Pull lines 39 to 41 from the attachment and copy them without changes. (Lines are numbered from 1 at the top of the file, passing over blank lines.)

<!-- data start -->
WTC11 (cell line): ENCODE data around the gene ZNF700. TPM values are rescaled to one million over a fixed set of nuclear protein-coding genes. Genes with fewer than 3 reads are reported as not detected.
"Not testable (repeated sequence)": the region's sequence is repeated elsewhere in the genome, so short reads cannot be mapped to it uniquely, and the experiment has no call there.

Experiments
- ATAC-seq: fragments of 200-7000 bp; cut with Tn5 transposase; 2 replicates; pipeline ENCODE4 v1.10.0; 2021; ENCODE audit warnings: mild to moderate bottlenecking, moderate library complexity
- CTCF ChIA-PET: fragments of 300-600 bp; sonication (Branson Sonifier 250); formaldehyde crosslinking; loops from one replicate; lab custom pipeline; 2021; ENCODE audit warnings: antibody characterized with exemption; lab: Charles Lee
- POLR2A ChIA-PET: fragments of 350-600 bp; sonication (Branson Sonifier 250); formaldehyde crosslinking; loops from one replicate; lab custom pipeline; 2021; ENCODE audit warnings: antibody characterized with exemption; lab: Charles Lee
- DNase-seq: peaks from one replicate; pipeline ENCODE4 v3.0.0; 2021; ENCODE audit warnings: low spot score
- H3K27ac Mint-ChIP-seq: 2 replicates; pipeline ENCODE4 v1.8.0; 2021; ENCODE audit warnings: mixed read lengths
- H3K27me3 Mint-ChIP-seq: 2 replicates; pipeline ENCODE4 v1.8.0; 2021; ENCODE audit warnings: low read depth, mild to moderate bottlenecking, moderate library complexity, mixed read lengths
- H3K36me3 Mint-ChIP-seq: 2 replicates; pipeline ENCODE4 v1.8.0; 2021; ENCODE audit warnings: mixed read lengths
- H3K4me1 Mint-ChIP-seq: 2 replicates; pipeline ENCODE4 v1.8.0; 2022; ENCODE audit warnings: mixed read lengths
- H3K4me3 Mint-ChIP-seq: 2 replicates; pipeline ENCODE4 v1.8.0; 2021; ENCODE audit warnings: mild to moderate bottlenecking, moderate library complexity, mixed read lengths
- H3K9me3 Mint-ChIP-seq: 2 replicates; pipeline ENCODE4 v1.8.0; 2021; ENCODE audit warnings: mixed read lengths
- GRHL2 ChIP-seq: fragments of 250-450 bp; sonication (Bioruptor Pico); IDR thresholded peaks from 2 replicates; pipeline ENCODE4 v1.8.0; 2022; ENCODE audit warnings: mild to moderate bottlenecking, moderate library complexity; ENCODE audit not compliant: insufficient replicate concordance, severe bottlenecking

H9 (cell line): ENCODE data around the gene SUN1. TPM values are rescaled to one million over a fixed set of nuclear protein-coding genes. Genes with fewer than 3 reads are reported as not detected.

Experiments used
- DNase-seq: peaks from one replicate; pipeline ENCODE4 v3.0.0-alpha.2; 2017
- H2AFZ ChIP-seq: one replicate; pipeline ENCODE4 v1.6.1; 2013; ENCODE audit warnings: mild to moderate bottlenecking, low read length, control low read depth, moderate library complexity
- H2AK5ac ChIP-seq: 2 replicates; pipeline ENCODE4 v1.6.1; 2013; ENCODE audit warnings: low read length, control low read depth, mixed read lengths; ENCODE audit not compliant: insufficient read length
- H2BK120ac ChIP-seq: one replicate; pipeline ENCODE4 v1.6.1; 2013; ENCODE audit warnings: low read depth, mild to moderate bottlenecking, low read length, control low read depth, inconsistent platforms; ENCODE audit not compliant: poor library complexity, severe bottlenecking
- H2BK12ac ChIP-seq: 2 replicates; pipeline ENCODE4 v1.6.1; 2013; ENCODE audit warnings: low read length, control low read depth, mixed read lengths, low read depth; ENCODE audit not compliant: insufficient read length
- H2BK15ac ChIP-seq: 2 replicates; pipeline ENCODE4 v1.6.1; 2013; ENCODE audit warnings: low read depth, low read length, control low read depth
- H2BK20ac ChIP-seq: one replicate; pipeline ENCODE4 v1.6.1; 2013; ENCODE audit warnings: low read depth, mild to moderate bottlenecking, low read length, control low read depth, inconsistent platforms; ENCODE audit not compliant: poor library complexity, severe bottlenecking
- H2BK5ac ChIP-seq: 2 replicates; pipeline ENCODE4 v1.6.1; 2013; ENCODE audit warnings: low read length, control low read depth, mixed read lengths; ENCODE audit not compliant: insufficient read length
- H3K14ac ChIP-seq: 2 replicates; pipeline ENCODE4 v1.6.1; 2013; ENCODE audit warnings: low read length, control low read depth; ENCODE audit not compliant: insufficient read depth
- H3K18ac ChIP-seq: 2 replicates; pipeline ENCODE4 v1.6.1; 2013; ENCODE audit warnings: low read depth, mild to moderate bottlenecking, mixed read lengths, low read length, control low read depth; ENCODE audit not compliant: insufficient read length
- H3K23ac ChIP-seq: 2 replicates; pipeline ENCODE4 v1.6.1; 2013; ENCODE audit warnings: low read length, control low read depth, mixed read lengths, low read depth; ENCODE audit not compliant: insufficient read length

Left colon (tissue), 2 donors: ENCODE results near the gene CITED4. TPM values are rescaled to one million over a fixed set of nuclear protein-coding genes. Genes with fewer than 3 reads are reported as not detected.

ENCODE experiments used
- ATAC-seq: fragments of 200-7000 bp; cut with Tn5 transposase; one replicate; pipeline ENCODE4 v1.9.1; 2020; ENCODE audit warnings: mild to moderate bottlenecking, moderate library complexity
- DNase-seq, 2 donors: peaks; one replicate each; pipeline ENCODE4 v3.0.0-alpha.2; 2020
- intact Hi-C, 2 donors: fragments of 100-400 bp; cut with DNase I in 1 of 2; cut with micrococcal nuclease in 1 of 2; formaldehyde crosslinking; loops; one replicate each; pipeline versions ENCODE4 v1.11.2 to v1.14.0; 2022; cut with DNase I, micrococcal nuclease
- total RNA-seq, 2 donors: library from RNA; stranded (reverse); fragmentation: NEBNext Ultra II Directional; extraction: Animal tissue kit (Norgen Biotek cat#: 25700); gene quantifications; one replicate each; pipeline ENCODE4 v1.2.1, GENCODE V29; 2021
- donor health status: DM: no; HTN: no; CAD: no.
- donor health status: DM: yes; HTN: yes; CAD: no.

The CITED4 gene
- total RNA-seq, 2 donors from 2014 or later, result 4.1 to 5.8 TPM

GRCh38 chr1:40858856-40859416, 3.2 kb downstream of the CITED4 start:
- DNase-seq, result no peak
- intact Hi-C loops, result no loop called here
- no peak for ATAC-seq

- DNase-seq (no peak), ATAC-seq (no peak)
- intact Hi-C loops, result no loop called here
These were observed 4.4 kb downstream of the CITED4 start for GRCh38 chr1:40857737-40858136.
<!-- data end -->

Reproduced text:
- DNase-seq, result no peak
- intact Hi-C loops, result no loop called here
- no peak for ATAC-seq